The Theology of Suffering and Reformed African Americans
Strange fruit: blacks hanging from trees in the colonial South. Over a century before Billie Holiday put the poetic words of Abel Meeropol on wax, African imports lived it. Many suffered violent deaths at the hand of the slave masters who treated them like disposable resources. Slavery sustained the South’s economy. Have we forgotten that? W. Fitzburgh Brundage seems to think so. In an epigraph found in James Cone’s The Cross and the Lynching Tree we find Brundage’s thoughts:
Perhaps nothing about the history of mob violence in the United States is more surprising than how quickly an understanding of the full horror of lynching has receded from the nation’s collective historical memory.
I’m not the biggest fan of James Cone, or Black Liberation Theology for that matter. It’s emphasis on victimization over reconciliation leaves little room for the gospel. But I’ll leave the discussion about the soundness of liberation theology in the African American community to those more qualified—shout out to Anthony Bradley’s Liberating Black Theology. Though I can appreciate something Cone says in The Cross and the Lynching Tree. In it, he notes:
It is one thing to teach theology…in the safe environs of a classroom and quite another to live one’s theology in a situation that entails the risk of one’s life (70).
A Lived Theology of Suffering
A theology of suffering is a lived theology. It’s not a cognitive theology, reserved for two-hour lectures. It’s a sentient theology, felt down to our very core. For centuries, African Americans have done just that. We’ve held on to God’s sovereignty, despite our trials. The African American community has lived this Job-like existence, trusting God in the midst of suffering.
One needs to look no further than the recent barrage of “officer involved” shootings and incidents to hear the collective lament from the African American community. The narrative is harrowing. Four words have gotten our collective attention lately: “Police shot and killed…” Yet, we press on. But are we really okay? I believe there’s a reason the words “justifiable homicide” get a more visceral reaction from us. However tenuously connected, seeing a black boy’s body left for hours on a street in Missouri reminds us of our past. It reminds us of being treated less than human. Black men freeze when they get pulled over for a routine traffic stop. We fear the unknown, not sure if one gesture could cause us to suffer the same fate.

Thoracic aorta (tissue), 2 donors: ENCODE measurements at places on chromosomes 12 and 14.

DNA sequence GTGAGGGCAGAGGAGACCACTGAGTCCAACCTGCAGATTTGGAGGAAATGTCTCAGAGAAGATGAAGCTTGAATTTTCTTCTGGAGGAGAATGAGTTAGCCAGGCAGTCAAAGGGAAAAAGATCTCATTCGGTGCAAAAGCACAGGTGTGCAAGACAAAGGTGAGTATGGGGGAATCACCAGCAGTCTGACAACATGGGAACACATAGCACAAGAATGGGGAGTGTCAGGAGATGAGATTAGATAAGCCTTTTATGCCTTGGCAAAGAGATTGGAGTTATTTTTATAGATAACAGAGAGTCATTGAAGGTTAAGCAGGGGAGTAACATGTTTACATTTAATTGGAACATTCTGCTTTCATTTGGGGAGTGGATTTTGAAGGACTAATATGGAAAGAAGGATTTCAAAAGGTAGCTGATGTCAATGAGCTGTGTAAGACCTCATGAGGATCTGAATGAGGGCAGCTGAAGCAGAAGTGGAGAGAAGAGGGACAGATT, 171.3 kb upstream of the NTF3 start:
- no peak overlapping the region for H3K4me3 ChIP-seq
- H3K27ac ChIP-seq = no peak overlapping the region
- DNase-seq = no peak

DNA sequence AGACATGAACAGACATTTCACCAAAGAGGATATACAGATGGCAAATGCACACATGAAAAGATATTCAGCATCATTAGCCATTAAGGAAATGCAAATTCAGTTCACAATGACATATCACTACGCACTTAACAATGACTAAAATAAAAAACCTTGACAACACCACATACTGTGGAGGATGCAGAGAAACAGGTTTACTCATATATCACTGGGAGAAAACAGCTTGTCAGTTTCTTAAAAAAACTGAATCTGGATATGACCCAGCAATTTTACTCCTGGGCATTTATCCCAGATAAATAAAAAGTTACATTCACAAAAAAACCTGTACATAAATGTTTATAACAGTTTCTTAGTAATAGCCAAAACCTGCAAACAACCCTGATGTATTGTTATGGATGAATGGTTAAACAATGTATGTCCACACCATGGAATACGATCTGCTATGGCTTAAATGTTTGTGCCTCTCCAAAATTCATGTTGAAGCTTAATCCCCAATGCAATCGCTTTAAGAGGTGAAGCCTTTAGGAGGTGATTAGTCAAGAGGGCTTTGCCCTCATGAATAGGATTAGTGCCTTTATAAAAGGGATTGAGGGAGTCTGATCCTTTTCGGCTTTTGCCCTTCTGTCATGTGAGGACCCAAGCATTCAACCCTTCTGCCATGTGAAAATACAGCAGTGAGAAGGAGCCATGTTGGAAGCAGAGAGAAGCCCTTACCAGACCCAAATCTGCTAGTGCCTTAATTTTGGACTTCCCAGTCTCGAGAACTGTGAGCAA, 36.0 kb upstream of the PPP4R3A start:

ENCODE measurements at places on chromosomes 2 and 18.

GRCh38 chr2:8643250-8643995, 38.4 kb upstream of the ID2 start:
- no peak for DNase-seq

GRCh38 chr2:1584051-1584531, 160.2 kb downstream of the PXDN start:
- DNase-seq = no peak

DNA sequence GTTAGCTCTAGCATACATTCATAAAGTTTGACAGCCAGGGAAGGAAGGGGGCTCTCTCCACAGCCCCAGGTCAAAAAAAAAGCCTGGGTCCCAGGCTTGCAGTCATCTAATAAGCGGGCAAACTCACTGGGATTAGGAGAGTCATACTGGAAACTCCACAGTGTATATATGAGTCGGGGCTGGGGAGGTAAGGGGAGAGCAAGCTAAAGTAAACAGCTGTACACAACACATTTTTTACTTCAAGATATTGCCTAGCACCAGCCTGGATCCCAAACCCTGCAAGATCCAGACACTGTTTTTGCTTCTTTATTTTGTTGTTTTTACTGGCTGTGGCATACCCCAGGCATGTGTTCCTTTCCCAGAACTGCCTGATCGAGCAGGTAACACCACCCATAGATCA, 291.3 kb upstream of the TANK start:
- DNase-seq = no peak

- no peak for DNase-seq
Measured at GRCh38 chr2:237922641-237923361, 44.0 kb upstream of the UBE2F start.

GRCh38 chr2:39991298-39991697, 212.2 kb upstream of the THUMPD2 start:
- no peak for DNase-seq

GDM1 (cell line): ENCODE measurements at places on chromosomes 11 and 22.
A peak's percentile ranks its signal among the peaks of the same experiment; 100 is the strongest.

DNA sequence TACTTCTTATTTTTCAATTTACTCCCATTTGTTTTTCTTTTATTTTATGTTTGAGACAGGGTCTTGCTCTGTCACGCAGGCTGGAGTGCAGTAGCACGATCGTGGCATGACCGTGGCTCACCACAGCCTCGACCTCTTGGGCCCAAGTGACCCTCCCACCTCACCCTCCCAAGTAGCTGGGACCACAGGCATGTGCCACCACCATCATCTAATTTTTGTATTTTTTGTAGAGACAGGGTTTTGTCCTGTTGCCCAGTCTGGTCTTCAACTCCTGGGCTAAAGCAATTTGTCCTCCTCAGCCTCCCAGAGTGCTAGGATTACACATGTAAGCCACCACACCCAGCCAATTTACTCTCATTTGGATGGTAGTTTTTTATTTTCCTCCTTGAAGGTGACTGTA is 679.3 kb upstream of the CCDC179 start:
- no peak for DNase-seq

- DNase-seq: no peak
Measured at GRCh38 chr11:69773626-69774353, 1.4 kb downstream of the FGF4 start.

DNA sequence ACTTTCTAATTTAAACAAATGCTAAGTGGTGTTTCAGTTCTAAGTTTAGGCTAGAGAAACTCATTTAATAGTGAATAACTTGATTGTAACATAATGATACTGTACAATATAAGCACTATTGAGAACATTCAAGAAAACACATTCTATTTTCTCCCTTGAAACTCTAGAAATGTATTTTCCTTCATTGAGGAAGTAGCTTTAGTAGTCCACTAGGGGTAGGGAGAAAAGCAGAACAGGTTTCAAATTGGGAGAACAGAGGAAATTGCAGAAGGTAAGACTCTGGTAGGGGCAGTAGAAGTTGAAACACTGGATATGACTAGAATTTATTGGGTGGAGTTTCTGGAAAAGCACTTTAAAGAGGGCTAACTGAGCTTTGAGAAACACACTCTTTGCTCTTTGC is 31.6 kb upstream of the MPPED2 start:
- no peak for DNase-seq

Are We Really Okay?
Good Reformed African Americans trust in God’s sovereignty. It’s a pillar of Reformed doctrine. God is sovereign. We are not. There’s no way we question why a good God would allow the subhuman treatment of a people to occur. Most theologians use the term theodicy to describe this problem. The term is a combination of two Greek words—theos (God) and dike (righteous). In essence, it is an attempt to justify or defend God in the face of evil. Theodicy and God’s sovereignty seem to be two sides of the same coin. Why do we suffer? Short answer: Because God is sovereign. But are we really okay?
Is touting God’s sovereignty enough? The problem of evil deserves more treatment in the African American context. We don’t need a fancy theological term to describe our community’s attempt to deal with the problem of evil. Historically, we’ve seen it play out in different ways. From Nat Turner’s 1831 bloody rebellion in Virginia to the rise of the 1960’s Black Power movement, injustice has always prompted the African American community to do something. Admittedly, at times, the anger and pain is misdirected. We might lash out at other fallen humans, highlighting their fallenness. We might allow anger to rule the day, unwilling to love our perceived enemies. And our practical answer becomes: “We aren’t really okay.” But those attempts to answer the “Are we really okay?” question are all the more reason for us to proclaim the gospel and define reality for our community.